Pelton, and Taylor may sound like the name of an upscale women's clothier, or a
law firm that specializes in pre-emptive copyright infringement claims against
conceptualist poets, but in serendipitous fact, it is instead the illustrious
line-up of leading Buffalo-based fiction writers for tonight's October Earth's
Daughters Gray Hair Series reading.
Kim Chinquee, Ted Pelton, and Ed Taylor are three of the most distinctive voices-- not only on the regional literary scene, but also in the national conversation--in the fields of flash fiction, innovative fiction and independent publishing, and writing across genres and established forms, respectively. It should make for a scintillating evening of contemporary fiction that begins at 7:30 p.m. in Hallwalls Cinema, 341 Delaware Ave. (near Tupper St.). Admission is $5.
Chinquee, an associate professor of English at Buffalo State College, is the author of the flash fiction collections "Pistol" (Ravenna Press, 2012), "Pretty" (White Pine Press, 2009), and "Oh Baby" (Ravenna Press, 2008). Simply stated, her minimalist, voice-driven, first-person narratives of the broken dreams and dislocations of contemporary working class protagonists (mostly women) have prompted many readers to compare her stories to those of the late Raymond Carver, had Carver been writing from the perspective of a 21st century woman.
Pelton--still at the tender age where one is just barely eligible to be considered for the Gray Hair Series--is already something of independent publishing world legend. Starcherone Books, the independent innovative fiction small press that he founded fifteen years ago and continues to edit and operate on a shoestring budget, has already launched the careers of no less than a half dozen of the 21st century's most prominent new voices in American fiction--from Zachary Mason, Joshua Cohen, and Thaddeus Rutkowski to Sara Greenslit, Stacey Levine, and Alissa Nutting.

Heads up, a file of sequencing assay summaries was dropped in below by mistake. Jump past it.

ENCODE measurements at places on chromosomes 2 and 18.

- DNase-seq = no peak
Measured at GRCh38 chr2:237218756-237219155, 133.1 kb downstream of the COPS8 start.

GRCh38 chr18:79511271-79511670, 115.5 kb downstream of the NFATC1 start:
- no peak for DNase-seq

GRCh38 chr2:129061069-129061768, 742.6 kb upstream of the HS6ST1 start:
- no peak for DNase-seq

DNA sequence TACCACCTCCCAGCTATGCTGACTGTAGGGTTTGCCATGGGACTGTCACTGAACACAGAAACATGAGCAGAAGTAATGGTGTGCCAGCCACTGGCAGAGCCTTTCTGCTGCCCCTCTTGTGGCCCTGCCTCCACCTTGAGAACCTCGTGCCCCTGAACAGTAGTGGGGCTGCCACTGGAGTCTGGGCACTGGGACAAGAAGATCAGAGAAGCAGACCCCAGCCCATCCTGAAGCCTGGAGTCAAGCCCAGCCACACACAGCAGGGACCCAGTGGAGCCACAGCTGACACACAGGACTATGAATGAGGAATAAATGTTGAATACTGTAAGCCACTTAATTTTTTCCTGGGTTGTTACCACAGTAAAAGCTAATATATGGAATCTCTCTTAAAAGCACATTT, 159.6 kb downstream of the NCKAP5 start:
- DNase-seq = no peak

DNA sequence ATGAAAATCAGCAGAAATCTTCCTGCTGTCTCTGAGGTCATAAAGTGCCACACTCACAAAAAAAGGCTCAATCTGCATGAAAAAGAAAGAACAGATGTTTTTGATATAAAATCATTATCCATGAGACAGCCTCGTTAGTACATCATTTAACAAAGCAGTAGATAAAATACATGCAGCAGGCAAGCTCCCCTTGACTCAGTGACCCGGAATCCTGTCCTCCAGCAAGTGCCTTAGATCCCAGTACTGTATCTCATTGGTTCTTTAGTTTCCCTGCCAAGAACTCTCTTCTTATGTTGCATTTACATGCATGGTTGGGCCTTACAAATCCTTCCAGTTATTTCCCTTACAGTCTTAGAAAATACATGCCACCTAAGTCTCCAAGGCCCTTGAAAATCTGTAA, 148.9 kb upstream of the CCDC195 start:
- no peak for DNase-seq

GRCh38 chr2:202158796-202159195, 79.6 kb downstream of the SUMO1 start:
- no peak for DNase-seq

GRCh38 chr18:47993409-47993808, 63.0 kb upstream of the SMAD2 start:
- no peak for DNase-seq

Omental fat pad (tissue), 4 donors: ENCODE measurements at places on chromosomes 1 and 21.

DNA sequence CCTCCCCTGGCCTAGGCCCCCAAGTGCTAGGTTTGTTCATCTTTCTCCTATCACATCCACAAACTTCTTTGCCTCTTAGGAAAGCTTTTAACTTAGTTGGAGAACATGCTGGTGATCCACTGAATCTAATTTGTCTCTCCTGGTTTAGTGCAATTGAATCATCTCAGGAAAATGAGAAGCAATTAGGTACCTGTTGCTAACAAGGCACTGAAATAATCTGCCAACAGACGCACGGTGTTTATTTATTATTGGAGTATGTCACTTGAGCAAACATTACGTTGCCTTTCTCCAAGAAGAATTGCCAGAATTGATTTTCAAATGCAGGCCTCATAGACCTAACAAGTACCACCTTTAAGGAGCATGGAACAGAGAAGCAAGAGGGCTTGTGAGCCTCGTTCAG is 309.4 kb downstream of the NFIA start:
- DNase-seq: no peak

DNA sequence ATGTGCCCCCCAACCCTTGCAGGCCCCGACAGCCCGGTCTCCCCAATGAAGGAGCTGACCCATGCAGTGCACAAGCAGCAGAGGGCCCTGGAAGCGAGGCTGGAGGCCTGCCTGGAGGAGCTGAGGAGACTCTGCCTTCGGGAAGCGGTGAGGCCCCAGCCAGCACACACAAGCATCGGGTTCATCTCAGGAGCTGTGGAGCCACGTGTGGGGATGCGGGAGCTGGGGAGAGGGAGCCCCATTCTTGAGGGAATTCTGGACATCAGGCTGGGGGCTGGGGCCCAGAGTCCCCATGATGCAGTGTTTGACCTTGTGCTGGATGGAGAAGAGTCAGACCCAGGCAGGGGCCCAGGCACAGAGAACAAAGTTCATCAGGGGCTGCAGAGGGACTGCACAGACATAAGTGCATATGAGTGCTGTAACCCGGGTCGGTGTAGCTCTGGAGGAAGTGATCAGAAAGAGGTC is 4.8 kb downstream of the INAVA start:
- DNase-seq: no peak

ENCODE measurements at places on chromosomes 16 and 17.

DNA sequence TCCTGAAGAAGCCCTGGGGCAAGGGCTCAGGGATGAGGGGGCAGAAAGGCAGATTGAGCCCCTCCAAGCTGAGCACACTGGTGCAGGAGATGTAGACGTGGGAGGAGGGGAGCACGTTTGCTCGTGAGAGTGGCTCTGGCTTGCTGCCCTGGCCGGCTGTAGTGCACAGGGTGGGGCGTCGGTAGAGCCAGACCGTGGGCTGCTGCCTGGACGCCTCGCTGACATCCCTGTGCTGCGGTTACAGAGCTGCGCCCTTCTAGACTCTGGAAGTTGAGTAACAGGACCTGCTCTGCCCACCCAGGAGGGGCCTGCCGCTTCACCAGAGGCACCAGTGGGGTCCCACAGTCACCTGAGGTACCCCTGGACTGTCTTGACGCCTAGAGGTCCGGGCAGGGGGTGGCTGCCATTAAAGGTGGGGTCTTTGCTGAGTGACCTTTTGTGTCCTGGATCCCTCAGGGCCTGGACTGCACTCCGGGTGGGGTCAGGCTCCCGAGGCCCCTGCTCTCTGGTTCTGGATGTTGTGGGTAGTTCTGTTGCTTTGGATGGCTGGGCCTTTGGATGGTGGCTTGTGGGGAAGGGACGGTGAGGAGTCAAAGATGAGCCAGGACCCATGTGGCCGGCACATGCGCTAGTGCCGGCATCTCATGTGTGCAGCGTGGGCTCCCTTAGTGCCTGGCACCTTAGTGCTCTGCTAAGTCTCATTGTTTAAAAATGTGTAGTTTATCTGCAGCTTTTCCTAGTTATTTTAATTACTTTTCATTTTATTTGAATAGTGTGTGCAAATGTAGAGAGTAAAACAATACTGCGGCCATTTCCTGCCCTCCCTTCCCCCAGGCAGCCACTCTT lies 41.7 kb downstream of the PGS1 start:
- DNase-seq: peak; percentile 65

He is also the author of the much-praised conjectural novel "Malcolm and Jack" (Spuyten Duyvill, 2006) about the parallel lives of two American icons of 1950's underground avant-garde culture--Jack Kerouac and Malcolm X--two novellas, "Bartleby, the Sportscaster" (Subito Press, 2010), his homage to Melville and minor league baseball, and "Bhang" (Blazevox, 2006), and the genre-stretching short story collection "Endorsed by Jack Chapeau 2 an even greater extent" (Starcherone Books), which was released in an expanded second edition in 2006.
When he is not winning literary fellowships, attending conferences and book fairs on behalf of Starcherone, or raising his two young daughters to be New York Mets fans, he is Professor of Humanities at Medaille College and director of its the Write Thing Series of readings and talks by visiting writers. Pelton's fifth book, " The Trickster Woodchuck," while not yet published, has been widely serialized in other fiction magazines, and was a 2013 finalist in both the Leapfrog Press and the FC2/Catherine Doctorow Prize competitions.
Ed Taylor, an college level educator and the former executive director of Just Buffalo Literary Center, is the author of the forthcoming novel "Theo," and the poetry collections "Idiogest" and "The Rubaiyat of Hazmat" (Blazevox Books). He was a 2011 Pushcart Prize nominee.
His fiction, poetry, and essays have appeared in a variety of publications in the US and UK--including as a contributing book reviewer for The Buffalo News-- and in anthologies such as the "Best of the Web" series. His work has also been featured on the WXII (Rochester, NY) radio show "Fiction in Shorts," and on Thinktwiceradio, as well as in art exhibitions in Buffalo and Los Angeles.